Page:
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Is Physician Work/Life Balance Dead?

Discussion in 'Hospital' started by The Good Doctor, Apr 25, 2021.

  1. The Good Doctor

    The Good Doctor Golden Member

    Aug 12, 2020
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    The pandemic forever changed many things, including the notion of work-life balance. Remote work arrangements, once somewhat rare, became mainstream overnight, forcing professionals to juggle the career and personal demands in new ways. The shift became an accelerant for ongoing erosion of the separation between work life and personal life, driven by real-time communication technology.

    Physicians, of course, aren’t immune to this tech-driven change. The EHR and the smartphone can make any moment a medical moment. While doctors were largely spared from the remote-work transition, many confronted the life-or-death nature of the pandemic head-on, all the while worrying whether they’d bring the virus home to their spouses and/or children. Specialists on the frontline of care faced the same logistical concerns as the lay population–childcare chief among them. If there’s a salient lesson to be learned here, COVID-19 revealed systemic weaknesses of the American workforce, one of which is work-life balance.


    The chief problem with work/life balance is that it’s a dated idea, rooted in a workforce that no longer exists. It’s tough to come up with any white-collar jobs that involve a traditional 9 a.m.-5 p.m., 40-hour workweek. For example, a quarter of physicians work between 61 and 80 hours weekly, according to the American Medical Association. About half of those surveyed said they would prefer to work fewer hours.

    Nearly all employees–physicians included–are buffeted by moment-to-moment demands that require an email, phone call, or Zoom session in the so-called off hours. Anywhere there’s an internet connection, work beckons.

    For example, a 2020 Annals of Internal Medicine study found that per patient encounter, the average physician spends 16 minutes and 14 seconds pecking away at an EHR. Chart review accounts for 33% of the time, documentation 24% and ordering 17%. For context, a 2018 Family Medicine study put the mean patient visit length at 35.8 minutes. Total time actually face-to-face with the patient? A mean of 16.5 minutes. About 64% of the time, doctors couldn’t complete documentation during standard work hours. They then spent a mean of 6.9 minutes per patient encounter wrapping up during their personal time.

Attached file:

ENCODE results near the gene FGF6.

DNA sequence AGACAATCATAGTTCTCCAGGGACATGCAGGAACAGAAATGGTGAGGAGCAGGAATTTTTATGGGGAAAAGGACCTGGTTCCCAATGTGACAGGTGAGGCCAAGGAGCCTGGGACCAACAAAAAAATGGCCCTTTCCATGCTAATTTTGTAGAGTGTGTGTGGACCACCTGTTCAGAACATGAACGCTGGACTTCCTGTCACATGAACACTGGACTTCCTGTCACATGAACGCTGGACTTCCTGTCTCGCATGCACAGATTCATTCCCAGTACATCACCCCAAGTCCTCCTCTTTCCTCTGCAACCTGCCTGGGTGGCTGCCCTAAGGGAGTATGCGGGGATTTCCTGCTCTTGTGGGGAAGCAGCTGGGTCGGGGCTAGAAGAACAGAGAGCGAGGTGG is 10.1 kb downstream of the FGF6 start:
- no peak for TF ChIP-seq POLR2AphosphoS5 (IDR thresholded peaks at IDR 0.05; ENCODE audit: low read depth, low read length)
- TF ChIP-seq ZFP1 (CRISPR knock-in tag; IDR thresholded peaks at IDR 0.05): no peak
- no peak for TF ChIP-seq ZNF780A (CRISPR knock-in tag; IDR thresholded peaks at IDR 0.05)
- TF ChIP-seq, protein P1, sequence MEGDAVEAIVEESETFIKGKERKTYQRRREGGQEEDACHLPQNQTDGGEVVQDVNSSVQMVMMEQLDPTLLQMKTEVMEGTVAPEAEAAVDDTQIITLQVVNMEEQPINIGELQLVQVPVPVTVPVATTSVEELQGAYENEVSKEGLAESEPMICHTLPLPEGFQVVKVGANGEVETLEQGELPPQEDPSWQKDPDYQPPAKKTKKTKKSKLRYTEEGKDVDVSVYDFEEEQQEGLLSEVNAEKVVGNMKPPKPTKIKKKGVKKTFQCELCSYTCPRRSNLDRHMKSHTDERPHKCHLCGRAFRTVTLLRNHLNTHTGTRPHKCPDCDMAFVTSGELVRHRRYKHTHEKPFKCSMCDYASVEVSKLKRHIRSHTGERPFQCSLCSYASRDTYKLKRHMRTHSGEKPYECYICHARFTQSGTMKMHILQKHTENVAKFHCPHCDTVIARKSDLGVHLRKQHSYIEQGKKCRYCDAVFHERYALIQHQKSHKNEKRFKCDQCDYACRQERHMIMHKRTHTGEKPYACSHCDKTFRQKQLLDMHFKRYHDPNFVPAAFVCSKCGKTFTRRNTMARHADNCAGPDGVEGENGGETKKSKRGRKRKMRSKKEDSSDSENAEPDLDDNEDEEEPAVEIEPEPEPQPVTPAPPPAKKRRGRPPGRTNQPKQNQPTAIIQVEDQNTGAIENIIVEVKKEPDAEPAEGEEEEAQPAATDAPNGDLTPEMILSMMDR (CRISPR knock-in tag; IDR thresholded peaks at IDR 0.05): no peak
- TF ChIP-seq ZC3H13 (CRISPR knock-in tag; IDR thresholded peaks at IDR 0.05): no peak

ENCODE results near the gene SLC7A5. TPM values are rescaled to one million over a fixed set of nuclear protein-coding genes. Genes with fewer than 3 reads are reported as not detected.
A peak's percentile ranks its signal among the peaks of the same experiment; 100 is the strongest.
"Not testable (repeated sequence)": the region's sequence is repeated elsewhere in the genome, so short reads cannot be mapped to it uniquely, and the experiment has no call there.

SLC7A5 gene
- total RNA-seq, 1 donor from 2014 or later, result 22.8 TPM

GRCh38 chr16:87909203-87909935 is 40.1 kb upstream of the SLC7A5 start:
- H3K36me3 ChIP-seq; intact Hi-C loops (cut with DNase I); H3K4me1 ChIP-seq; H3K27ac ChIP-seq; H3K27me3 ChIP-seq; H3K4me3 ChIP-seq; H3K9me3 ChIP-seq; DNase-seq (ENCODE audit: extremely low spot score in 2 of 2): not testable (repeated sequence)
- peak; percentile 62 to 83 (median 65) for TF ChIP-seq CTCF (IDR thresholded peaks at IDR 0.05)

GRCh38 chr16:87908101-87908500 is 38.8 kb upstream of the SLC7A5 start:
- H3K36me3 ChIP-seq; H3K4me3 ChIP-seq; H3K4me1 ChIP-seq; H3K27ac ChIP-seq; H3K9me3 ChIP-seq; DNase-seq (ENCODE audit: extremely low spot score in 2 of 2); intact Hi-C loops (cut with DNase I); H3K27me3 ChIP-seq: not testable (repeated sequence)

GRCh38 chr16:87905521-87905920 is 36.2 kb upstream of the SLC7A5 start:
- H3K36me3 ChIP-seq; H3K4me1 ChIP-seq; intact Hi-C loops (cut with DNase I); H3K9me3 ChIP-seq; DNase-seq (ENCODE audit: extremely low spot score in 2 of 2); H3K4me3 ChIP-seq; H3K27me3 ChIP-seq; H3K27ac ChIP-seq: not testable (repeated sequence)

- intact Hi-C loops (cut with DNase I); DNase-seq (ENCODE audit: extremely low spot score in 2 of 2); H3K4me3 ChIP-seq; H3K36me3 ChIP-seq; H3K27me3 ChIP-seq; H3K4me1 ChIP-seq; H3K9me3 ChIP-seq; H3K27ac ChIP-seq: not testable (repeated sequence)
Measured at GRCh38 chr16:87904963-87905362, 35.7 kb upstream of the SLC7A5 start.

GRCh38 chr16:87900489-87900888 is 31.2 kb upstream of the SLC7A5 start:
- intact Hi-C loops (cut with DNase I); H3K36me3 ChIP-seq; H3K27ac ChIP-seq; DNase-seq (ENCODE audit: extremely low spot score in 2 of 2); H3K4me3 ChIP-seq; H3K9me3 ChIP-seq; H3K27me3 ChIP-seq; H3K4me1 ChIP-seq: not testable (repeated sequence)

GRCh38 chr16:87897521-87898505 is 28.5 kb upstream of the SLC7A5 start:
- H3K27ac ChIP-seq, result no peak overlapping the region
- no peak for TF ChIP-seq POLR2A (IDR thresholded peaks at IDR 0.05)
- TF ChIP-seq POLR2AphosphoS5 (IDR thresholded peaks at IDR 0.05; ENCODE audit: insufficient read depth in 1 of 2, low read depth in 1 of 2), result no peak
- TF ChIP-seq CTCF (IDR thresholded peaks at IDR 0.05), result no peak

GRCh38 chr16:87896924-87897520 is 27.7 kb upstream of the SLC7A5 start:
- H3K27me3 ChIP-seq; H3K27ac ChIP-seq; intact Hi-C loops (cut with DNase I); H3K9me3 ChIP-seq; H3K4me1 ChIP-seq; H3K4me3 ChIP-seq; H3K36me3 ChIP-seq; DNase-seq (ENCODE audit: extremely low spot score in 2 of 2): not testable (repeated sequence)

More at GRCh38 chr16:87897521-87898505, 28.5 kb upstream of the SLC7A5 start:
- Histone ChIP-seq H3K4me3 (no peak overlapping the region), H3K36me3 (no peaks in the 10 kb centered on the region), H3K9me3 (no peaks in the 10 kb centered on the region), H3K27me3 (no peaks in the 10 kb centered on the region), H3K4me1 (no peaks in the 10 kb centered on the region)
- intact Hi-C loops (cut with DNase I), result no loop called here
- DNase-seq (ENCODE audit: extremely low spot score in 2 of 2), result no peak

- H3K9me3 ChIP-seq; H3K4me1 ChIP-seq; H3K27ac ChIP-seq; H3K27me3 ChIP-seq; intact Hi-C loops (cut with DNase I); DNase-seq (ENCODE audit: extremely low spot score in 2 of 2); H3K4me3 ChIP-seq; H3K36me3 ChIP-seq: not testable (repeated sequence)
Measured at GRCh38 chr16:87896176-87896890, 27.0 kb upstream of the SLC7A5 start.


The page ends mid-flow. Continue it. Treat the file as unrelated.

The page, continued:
What to do

    A new workforce and new work demands require a fresh approach to work/life balance. A 2019 Mayo Clinic Proceedings commentary offers doctors a better approach to the task. The authors suggest using three categories–Work, Yourself, and Others–instead of the traditional work/life binary.

    • Work: This includes job-related tasks at home and in the office, commuting time, and travel for medical conferences, the authors say. It’s helpful to bear in mind that medicine is not simply a job, but a profession. You are and were called to serve the sick. This is at once intrinsically rewarding, and a recipe for overwork.
    • Yourself: Here, the authors place human needs, such as sleep, eating, hygiene, and exercise, as well as personal health and higher-order needs, such as purpose. “Your contentment with life is the most important variable in the life balance equation,” the authors write. That contentment revolves around taking charge of the things you can control, such as your choice of medical practice, where you live, and your employer.
    • Others: This might include your spouse, children, friends, neighbors, colleagues, religious organization, social clubs, or volunteer groups. The authors frame this category as supporting–not competing with–work. “The beauty of medicine … is that with age the experience and wisdom acquired make you more valuable to the institution and patients.”
    The magic number

    Write this down somewhere you won’t misplace it: 168 hours. Any week of the calendar year, that’s the time you have to divide among work, yourself, and others. However, many of us err in this approach to time budgeting, setting ourselves up for failure. We do this by failing to account for Allen Saunders’ quip that “Life is what happens to us while we are making other plans.” We might have an idea of what the perfect balance is. Let’s say it’s 56 hours of sleep weekly. But your teething child, or boss who needs a shift covered, might have other designs.

    We shouldn’t aim for a perfect balance, the study authors caution, but should instead aim to counterbalance.

    “This permits acceptance of situations in which one component will be out of balance, requiring temporary adjustment of the other components,” the authors write. “The components can handle these episodes if eventually compensation occurs and balance is restored.”

    Check out the embedded graph to see an example of how your time budget for each bucket might change under four different circumstances. In all of these situations, the key is to not get so far out of balance that you can’t go back, the authors say.

    To answer the question posed in the title of this post, yes, work/life balance is dead. It was on its way out before the pandemic, and it became another COVID-19 casualty. It’s time to accept that the prevailing trend is an erosion of the traditional barriers between work and private life. That being said, we do not have to surrender to a life of constant work. Rather, we must accept the natural ebb and flow of work, personal, and other-centric demands, striving to constantly counterbalance them.


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